The central government has added a special incentive of 2paise per unit of power produced for new projects in states. This is in response to the challenges faced by developers in getting land and distribution support.
The latest news of the central government introducing a financial incentive for states when it comes to renewable energy production hopes to tackle two key issues facing developers. land and distribution access for their power produced. Henceforth, for every unit of renewable power produced in a state, the state will get 0.02 rupees or 2 paise, as incentive, as mentioned in a letter addressed to all principal secretaries of states, besides the government’s own key nodal agency, SECI and developers.
The 2 paise incentive, assuming production of 1.5 million units annually on a 1 MW installation, works out to Rs 30,000 per MW, or Rs 3 crores for every 1000 MW. At a typical efficiency or CUF of between 17 to 20%. It might not look like a lot of money, but, when weighed from a perspective of largely unutilised land that i sought to be used for solar, perhaps, not a bad move.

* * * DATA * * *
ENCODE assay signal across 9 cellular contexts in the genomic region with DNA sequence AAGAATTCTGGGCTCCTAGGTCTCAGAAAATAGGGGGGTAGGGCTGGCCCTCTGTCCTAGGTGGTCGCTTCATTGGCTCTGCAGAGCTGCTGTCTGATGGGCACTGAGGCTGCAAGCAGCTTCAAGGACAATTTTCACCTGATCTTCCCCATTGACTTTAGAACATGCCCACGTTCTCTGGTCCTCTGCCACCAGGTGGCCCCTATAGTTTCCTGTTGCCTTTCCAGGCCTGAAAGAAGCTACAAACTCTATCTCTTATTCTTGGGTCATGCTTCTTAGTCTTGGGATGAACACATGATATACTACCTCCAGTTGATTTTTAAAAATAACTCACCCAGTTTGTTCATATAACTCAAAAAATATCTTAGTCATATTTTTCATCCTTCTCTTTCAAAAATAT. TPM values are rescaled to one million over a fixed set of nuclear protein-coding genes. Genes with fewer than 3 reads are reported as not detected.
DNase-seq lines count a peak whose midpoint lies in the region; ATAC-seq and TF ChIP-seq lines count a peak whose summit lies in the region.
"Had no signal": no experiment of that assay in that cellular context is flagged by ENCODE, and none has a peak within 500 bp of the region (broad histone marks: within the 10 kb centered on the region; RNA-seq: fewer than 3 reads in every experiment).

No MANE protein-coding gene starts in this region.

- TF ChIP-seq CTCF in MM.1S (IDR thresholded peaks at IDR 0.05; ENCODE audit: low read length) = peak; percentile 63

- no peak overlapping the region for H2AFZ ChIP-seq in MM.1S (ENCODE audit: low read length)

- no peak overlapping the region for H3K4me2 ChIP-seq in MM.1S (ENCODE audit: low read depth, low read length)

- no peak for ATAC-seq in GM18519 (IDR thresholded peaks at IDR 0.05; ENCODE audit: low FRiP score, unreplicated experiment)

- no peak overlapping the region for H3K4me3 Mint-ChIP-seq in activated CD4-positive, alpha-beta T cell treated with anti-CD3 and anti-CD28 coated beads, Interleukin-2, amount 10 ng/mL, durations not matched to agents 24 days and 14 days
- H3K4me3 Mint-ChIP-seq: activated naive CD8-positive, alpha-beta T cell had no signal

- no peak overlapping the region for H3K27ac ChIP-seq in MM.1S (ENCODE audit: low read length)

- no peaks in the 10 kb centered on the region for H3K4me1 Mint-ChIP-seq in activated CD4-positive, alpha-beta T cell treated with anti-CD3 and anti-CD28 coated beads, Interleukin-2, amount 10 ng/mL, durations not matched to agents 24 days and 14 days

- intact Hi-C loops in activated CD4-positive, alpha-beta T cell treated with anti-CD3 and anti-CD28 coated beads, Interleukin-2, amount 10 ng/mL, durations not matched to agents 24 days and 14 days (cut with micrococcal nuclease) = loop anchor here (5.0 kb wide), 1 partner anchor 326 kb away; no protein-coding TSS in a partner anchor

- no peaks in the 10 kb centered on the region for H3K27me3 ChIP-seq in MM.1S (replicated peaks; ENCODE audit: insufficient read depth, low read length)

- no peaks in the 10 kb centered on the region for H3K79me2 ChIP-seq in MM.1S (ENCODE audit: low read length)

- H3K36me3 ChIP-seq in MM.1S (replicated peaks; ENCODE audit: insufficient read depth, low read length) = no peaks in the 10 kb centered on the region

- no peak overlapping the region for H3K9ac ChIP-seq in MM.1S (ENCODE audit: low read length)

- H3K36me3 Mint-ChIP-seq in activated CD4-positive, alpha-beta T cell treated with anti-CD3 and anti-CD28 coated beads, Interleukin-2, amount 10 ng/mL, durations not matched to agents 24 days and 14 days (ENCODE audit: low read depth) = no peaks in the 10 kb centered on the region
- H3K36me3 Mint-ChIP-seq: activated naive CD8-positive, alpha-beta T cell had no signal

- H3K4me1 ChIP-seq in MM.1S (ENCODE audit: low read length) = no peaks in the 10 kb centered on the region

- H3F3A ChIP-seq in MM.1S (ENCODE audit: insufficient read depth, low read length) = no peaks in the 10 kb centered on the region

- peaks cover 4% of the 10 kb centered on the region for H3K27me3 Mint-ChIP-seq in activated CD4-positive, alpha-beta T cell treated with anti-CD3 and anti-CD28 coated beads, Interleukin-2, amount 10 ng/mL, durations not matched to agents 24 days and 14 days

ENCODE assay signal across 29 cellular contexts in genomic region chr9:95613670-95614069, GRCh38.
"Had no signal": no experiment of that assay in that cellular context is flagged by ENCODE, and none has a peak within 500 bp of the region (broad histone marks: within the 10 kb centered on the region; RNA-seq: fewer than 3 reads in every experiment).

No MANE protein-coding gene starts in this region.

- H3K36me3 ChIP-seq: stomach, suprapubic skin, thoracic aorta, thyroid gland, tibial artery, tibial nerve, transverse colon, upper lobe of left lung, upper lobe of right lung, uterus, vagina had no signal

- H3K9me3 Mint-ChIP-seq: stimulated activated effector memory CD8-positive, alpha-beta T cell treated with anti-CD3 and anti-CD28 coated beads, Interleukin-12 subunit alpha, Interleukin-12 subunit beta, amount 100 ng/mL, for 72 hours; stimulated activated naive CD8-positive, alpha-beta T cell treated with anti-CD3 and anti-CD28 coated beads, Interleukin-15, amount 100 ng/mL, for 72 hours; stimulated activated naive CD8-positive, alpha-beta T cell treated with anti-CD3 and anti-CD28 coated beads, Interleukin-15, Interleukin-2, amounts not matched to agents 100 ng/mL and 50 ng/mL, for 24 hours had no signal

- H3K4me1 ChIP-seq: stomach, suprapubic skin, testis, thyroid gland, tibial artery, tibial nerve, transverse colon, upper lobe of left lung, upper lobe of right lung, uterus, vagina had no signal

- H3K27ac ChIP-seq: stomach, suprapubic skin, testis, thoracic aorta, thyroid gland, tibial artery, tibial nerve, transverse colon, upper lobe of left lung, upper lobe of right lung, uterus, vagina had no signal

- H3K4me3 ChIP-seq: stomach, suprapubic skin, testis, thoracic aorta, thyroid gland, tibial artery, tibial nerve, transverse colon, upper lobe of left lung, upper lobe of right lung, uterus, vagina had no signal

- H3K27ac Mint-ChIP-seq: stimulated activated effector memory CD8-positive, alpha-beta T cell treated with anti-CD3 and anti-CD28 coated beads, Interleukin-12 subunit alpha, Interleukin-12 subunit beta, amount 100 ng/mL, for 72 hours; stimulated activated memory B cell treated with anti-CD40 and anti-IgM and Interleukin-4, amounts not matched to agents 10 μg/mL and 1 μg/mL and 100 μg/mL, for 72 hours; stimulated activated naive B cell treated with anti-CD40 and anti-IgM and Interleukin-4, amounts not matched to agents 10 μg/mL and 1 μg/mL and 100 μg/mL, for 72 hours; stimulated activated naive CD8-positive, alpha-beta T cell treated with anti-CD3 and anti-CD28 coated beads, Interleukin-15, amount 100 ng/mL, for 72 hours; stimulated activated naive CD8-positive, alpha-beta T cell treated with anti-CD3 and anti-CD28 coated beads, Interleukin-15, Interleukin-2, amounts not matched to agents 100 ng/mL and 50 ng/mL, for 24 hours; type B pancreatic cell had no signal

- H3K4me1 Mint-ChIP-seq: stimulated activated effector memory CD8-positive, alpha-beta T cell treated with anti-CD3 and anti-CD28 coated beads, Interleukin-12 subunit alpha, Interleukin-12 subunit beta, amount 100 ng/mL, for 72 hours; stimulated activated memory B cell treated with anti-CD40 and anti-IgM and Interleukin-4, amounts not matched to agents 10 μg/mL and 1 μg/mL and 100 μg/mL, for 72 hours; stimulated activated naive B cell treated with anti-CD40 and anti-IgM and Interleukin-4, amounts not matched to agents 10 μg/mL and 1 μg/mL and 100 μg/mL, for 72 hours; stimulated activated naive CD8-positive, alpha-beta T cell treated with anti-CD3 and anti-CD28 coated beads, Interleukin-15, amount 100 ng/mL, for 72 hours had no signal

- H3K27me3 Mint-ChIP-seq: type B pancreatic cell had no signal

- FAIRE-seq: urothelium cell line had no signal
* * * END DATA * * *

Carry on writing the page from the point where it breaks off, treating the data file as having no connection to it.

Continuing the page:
For states with aggressive solar plans especially in North India, be it Rajasthan, MP or even UP, the incentive should certainly help. Considering the poor response across the country to discoms too, maybe there will be a case to incentivise state discoms too to support rooftop solar by getting a similar or higher incentive.
Wind Power producers have been particularly hard hit in Gujarat, where the state government’s new land policy has placed all previous projects in limbo, forcing SECI to extend the deadlines for most. Tranche 1 to 6 of the auctions have been particularly badly hit, and in at least a few cases, might eventually lead to cancellations too.
Two mid sized developers we spoke to expressed ignorance of this latest directive, and had their doubts about its effectiveness. In their view, even though developers might be able to load this cost on their upcoming bids, the low bids of 2017-18 have already strained the financials of most, and the delays have done enough damage to hurt growth for some time to come.
For consumers, the struggles to get states to move faster are bad news, as not only does it delay India’s renewables march, it also increases power costs eventually.
Published with permission from Saurenergy.com